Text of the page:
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Powell v. General Motors Corp.

New Jersey Superior Court, Appellate Division

Decided: September 12, 1969.


Conford, Lewis and Leonard.

Per Curiam

[107 NJSuper Page 31]

This is a motion for leave to appeal from the denial of a motion to try separately the issues of liability and damages in a consolidated action involving four original suits. Pursuant to advance notice to the parties appearing on the motion that we might adopt this course, we are, in the interests of expedition, granting leave to appeal, considering the merits of the appeal, and reversing.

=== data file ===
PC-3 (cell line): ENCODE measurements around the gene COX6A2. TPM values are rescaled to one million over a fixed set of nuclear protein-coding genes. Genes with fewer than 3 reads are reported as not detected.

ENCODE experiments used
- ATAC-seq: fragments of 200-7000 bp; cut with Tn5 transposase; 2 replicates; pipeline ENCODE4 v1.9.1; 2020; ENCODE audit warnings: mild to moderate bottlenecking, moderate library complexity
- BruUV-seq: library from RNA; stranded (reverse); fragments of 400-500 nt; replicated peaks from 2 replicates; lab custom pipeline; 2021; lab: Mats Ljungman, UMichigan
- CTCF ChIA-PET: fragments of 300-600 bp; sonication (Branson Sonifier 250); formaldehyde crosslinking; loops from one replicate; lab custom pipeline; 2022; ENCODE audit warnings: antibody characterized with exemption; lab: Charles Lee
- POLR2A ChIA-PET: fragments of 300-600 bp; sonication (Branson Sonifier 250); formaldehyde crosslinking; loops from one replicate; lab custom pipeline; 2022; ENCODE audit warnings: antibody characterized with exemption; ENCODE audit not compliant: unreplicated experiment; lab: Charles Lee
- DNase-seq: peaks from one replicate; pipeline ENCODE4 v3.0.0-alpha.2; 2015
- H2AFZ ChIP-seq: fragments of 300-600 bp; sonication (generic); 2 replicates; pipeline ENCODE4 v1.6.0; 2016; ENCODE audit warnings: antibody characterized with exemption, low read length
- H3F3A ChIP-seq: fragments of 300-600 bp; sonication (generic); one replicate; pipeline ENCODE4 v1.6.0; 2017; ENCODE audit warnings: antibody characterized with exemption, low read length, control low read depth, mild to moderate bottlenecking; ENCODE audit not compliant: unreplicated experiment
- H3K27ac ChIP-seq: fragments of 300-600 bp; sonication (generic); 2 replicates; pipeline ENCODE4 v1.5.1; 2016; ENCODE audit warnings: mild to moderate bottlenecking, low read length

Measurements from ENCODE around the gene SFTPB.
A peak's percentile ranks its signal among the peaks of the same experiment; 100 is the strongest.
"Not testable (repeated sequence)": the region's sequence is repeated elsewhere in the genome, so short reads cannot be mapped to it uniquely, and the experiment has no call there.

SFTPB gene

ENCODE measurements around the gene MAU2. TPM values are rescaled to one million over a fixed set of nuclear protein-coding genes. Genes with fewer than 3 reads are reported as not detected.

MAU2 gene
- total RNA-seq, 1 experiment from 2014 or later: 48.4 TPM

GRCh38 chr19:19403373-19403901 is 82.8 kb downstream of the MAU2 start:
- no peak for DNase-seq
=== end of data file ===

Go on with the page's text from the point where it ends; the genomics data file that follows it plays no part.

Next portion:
The several suits arise out of an automobile accident in which one vehicle struck another in the rear while the first car was allegedly drag-racing with a third vehicle. The following suits evolved: (1) by the estate of the deceased passenger in the first car against all three drivers. All defendants cross-claim against each other and one seeks indemnity against the others; (2) by the passenger in the second car against all three drivers and the owner of the first car. Here, again, there are cross-claims and a claim for indemnity by one of the drivers; (3) by the driver of the first car against the driver of the second car. The defendant brings a third-party action therein against the driver of the third car; (4) by the driver of the second car against the manufacturer and retailer of that car, for defects in the car, and consequent breach of warranty and strict liability in tort, as well as against the drivers of the first and third cars. In this action, all defendants assert cross-claims for contribution against each other, and the defendant manufacturer seeks indemnity against its co-defendants.